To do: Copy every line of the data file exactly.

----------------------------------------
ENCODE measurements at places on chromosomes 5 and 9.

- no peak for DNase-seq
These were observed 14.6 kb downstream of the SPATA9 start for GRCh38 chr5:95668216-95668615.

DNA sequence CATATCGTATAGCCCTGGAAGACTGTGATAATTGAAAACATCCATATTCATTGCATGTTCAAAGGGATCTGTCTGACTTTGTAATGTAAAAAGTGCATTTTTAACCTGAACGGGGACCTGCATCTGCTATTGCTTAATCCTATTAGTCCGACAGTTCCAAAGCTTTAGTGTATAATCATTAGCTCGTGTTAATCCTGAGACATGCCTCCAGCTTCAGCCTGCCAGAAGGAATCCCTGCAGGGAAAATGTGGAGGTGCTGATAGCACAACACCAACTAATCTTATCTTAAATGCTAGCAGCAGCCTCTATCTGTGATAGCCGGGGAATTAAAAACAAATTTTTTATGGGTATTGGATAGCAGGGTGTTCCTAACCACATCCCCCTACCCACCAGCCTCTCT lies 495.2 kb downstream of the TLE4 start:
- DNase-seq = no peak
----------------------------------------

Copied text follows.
ENCODE measurements at places on chromosomes 5 and 9.

- no peak for DNase-seq
These were observed 14.6 kb downstream of the SPATA9 start for GRCh38 chr5:95668216-95668615.

DNA sequence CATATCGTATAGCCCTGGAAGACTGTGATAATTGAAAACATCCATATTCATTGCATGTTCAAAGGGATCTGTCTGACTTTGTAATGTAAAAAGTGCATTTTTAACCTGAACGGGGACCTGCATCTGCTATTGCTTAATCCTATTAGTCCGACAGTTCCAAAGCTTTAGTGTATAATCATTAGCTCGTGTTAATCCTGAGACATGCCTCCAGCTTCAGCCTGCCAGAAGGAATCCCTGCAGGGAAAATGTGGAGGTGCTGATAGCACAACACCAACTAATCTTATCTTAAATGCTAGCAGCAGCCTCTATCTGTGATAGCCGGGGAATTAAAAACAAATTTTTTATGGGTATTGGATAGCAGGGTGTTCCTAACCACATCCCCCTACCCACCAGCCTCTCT lies 495.2 kb downstream of the TLE4 start:
- DNase-seq = no peak